The Prevalence of Diabetes Mellitius in Singapore has since been going up annually. Studies shows that Singaporeans today have been leaning towards a high calore diet, almost competing with the residents in western nations.
Diabetes is a chronic disease and affects 10% of Singapore’s population. That’s around 1 in 10 people.
One of the leading causes of blindess, diabetic retinal eye disease (retinopathy) has made notoriety for being more common in patients in proportion to the duration and severity of their diabetes.
Patients with both type I and type II Diabetes are at risk of developing diabetic retinopathy. The good news is that most cases can be prevented and controlled with early detection and prompt treatment.
What You Need To Know
How can I diagnose Diabetic Retinopathy?
Regular annual eye checks are very important. Early diabetic retinopathy usually has no symptoms and may not cause blurring of vision. They are thus often not diagnosed. However, early changes can be easily treated and blindness can be prevented. Often, when the patient experiences some symptoms, (e.g blurring or distortion in vision), diabetic retinopathy may already be in the late stages or complicated with other conditions e.g. cataract, glaucoma. At this stage, treatment is still possible but recovery may be limited.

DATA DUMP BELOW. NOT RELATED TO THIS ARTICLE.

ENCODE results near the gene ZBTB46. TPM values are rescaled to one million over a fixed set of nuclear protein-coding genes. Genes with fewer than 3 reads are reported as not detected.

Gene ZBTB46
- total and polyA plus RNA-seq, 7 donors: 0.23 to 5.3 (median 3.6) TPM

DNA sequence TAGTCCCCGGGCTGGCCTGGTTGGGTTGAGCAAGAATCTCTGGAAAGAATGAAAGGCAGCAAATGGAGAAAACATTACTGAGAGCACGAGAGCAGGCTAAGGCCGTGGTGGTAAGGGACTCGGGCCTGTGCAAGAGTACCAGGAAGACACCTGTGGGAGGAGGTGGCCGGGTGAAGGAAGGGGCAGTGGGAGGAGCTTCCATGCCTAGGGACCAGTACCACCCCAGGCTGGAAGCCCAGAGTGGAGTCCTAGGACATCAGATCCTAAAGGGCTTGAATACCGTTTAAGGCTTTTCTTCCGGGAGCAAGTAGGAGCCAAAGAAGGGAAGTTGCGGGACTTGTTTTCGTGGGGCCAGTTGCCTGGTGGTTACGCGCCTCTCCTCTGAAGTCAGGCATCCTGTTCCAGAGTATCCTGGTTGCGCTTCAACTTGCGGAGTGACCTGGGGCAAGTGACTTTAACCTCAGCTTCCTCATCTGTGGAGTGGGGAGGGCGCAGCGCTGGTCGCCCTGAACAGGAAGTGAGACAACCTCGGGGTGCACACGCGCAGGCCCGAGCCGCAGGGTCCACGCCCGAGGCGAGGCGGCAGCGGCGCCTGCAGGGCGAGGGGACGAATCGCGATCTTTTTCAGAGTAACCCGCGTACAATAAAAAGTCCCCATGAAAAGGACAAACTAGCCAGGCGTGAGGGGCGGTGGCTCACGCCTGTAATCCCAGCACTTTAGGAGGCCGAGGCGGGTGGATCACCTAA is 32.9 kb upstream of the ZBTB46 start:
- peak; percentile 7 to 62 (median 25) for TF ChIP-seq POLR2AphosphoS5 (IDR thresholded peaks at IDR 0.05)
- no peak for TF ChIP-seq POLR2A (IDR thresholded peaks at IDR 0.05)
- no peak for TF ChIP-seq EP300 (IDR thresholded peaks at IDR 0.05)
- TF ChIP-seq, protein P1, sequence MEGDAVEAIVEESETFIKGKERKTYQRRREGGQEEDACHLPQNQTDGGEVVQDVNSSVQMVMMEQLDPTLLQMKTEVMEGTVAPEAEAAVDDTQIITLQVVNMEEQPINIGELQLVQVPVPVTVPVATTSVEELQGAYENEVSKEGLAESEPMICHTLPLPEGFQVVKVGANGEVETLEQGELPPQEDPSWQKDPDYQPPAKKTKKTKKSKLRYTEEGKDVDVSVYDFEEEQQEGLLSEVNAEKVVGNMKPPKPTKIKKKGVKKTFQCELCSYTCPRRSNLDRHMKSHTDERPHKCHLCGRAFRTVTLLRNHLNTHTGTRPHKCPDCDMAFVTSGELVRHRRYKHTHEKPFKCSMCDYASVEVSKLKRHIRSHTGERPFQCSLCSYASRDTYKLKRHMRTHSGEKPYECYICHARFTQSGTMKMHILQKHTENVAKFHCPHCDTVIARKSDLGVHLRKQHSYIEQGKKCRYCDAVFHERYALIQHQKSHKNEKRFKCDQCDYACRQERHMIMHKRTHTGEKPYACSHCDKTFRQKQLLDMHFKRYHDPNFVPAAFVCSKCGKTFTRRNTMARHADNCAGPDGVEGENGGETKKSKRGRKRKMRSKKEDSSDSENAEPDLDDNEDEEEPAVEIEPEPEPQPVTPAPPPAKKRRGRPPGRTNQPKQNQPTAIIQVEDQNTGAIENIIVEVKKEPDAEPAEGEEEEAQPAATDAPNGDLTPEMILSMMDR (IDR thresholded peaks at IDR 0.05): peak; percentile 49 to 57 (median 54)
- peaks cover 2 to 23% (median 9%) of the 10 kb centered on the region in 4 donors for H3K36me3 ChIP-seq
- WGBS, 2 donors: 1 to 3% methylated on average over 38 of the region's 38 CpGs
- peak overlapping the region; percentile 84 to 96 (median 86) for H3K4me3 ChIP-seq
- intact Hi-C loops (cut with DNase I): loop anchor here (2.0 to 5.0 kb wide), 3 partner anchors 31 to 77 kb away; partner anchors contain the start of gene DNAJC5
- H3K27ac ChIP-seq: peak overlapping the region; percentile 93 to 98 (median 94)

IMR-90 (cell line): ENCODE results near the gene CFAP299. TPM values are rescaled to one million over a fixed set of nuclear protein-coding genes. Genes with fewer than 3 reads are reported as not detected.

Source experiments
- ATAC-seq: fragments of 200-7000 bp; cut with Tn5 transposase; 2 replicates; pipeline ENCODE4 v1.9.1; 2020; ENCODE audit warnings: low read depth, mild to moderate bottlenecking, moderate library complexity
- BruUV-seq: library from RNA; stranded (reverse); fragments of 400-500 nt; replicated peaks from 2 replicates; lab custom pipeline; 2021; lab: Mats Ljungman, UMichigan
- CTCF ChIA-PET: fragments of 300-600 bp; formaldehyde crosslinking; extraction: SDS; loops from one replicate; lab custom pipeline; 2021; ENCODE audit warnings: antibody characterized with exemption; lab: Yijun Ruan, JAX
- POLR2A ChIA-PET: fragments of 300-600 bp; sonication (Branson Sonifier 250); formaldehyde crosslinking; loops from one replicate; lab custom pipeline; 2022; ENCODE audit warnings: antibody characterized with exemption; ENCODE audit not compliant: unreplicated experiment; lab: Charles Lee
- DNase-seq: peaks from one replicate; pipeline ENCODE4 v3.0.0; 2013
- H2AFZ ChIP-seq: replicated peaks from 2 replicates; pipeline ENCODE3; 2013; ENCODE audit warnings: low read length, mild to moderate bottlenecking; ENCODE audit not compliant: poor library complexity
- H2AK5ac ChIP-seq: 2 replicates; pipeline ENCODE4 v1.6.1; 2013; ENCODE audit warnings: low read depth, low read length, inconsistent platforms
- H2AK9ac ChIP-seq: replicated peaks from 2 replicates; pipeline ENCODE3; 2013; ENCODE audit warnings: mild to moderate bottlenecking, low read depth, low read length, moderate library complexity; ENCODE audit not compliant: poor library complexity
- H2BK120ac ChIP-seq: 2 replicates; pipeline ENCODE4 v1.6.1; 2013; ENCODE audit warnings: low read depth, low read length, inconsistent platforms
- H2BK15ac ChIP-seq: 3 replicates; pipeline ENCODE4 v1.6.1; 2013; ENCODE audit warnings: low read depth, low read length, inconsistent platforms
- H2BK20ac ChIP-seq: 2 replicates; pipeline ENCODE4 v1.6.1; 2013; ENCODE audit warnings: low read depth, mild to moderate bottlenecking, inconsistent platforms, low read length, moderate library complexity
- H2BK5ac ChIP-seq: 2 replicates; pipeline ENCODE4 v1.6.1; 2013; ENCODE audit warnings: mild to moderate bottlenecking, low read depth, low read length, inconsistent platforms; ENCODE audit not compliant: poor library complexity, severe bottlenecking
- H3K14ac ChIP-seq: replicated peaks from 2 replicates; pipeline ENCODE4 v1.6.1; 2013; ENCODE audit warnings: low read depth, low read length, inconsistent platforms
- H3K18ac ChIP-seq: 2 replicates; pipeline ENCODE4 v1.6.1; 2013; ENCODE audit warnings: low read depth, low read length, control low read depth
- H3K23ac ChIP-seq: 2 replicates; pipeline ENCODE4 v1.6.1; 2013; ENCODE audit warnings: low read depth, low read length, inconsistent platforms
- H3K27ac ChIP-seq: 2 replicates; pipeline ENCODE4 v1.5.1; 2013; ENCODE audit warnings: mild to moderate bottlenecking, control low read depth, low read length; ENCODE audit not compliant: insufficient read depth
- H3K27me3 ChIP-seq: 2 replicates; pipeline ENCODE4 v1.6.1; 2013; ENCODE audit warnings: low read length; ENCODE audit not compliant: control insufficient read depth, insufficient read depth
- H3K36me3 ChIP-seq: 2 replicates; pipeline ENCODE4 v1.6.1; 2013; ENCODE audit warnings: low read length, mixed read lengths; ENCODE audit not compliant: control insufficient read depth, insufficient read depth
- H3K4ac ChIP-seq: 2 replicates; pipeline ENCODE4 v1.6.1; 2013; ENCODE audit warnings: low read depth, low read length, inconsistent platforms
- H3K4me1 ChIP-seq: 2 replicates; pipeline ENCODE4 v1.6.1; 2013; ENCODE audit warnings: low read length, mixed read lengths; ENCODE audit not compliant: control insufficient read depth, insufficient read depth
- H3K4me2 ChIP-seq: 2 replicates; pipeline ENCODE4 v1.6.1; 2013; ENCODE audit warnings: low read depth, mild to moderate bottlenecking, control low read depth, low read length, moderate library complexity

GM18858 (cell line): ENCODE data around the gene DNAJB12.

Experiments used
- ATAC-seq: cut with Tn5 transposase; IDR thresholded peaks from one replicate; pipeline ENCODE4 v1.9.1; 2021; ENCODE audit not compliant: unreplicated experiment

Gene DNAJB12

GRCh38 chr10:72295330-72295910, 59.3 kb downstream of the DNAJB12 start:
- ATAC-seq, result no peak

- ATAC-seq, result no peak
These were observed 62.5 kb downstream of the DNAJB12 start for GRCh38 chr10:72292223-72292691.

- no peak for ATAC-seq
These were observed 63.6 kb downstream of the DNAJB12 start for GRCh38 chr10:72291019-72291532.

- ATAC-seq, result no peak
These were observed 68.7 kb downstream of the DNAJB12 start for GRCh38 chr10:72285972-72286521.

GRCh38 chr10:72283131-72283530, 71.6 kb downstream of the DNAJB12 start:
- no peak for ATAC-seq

How can you reduce the incidence and severity of Diabetic Retinopathy?
- Have a healthy diet as advised by your Doctor or Nutritionist
- Control blood sugar levels with regular blood sugar and HbA1c monitoring
- Exercise regularly
- Stop smoking
- Reduce your intake of alcohol
Early stages of diabetic retinopathy may not require any treatment. However, regular monitoring and preventive measures (as mentioned above) should be under taken. Severe visual loss can be prevented if diabetic retinopathy is detected early and treated. Thus it is important to undergo a full dilated eye examination by your Eye Specialist at least once a year.
It’s important to remember that not all diabetics will lose their vision. Your risk can be reduced or eliminated by controlling your blood sugar and blood pressure, eating right, getting regular exercise and having your eyes examined regularly as advised by your Doctor. If you are diagnosed with diabetic retinopathy, don’t put off treatment. Early detection and early treatment will save your sight.